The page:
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Book Image Not Available
Book details
  • Genre:FICTION
  • SubGenre:Coming of Age
  • Language:English
  • Pages:200
  • eBook ISBN:9781620951897

Two Fledglings

by Michael Dusenberry

Book Image Not Available
Overview
In his novel Two Fledglings, author Michael Dusenberry, with vivid imagery and colorful, expressive dialogue, tells the coming of age story of Owen Davidson and Carol Przywalski. Set in the 1960’s in a fictitious town in America’s northeast, we see Owen and Carol, so naturally drawn to each other, struggle with their inner demons and with the class divisions and parental disapprovals that eventually drive them apart. Owen the son of upper middle class Anglo parents; Carol the daughter of working class Polish immigrants.
Description
“Owen met her first one spring, when they both were in their teens, by a pale nervous lake where he went with his parents on weekends to sun and water-ski and fish.” “She was standing out on the jetty in the dim twilight amid the spent hush, framed by the melancholy glow of the falling sun on the lake—for a moment like a half-lit gypsy, swaddled in solitude. Until he asked her if she were lost, or needed help.” In his novel Two Fledglings, author Michael Dusenberry, with vivid imagery and colorful, expressive dialogue, tells the coming of age story of Owen Davidson and Carol Przywalski. Set in the 1960’s in a fictitious town in America’s northeast, we see Owen and Carol, so naturally drawn to each other, struggle with their inner demons and with the class divisions and parental disapprovals that eventually drive them apart. Owen the son of upper middle class Anglo parents; Carol the daughter of working class Polish immigrants. “Owen was handsome, he was friendly, and so he was popular. But he knew his friends only distantly, the way one’s body knows the cold air. Boys and girls alike, they bounced into and out of his life like hollow hard-rubber spheres, filling a deep longing with pleasant chatter or a sudden hard emptiness with a brief erotic thrill.“ But Carol, this girl so unlike the “apple-pie mouth” blonde cheerleader types Owen usually dated, was no brief erotic thrill. She got to Owen. So much so that she scared him—so he ended it and went off to college. The sexual revolution had begun. Women’s roles in society were changing—in ways so unlike the old world of Carol’s parents, who refused to pay for art school. So Carol remained home—for a while—and began “the bleak life of a working girl.” She became a secretary for a cab company. But how to fill the emptiness, and numb the pain?—‘Carol began to spend many nights away from home, and it was not long before the habitués of Campoli’s had all the poop on “Carol the hippie” to last them many an evening. Of course, Carol was playing it smart; she pumped herself full of birth-control pills…’ Carol’s increasingly strained relationship with her father turned violent when he struck her in the mouth at a picnic gathering. She was forced to leave home; and thus began a journey that led her to the wrong places and to the wrong man. But this was a journey she had to take. And Owen had a journey of his own.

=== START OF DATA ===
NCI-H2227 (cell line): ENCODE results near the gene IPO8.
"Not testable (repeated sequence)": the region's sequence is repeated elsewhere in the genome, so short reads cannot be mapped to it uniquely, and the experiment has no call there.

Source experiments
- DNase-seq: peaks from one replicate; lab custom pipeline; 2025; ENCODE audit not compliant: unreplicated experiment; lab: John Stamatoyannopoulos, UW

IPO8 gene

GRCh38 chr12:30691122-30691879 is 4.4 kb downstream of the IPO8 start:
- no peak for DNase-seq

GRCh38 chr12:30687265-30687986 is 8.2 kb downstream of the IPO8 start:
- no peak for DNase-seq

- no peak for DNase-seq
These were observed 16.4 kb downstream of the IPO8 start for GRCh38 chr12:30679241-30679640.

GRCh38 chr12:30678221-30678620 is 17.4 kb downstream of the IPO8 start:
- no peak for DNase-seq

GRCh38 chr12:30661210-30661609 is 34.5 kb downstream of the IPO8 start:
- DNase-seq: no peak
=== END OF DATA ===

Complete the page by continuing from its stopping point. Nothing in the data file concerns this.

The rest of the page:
About the author
MICHAEL DUSENBERRY was born in Princeton, New Jersey; the youngest of three children born to Dr. Charles and Mrs. Jane (Lewis) Dusenberry. He was raised in Huntington Station, New York (Long Island), where he attended public elementary schools. He prepared at Salisbury School in Salisbury, Connecticut, finishing first in his class, and playing center on the football team. He went on to Princeton University where he earned a degree in English. A member of Princeton’s cycling team, he suffered a serious head injury in a race in South Carolina. After graduating, he taught English for one year at a school in Sudbury, Massachusetts, and then moved to the Los Angeles area where he found work as a computer programmer to support himself as he began his writing career. He married a young nurse, Concepcion Santos; and together they raised a son, Patrick, and a daughter, Sarah. In 1994 he moved his family to Carmel, California, where he was to spend his last eight years. He was a member of the Santa Cruz Poet Society, and the Writer’s Guild. He is the author of four novels: Two Fledglings, The Master of the World (published by Ashley Books in 1978), Remembrance, and Athena: A Debugging. His last work, The New Rapture (Meditations on Virida Gray), is a collection of poems. It is available at major online bookstores. He suffered a stroke and died on December 13, 2002 in Monterey, California; he was 56. The attending specialists believed his stroke may very well have been the result of a slow process that began with the head injury he suffered some thirty years earlier.
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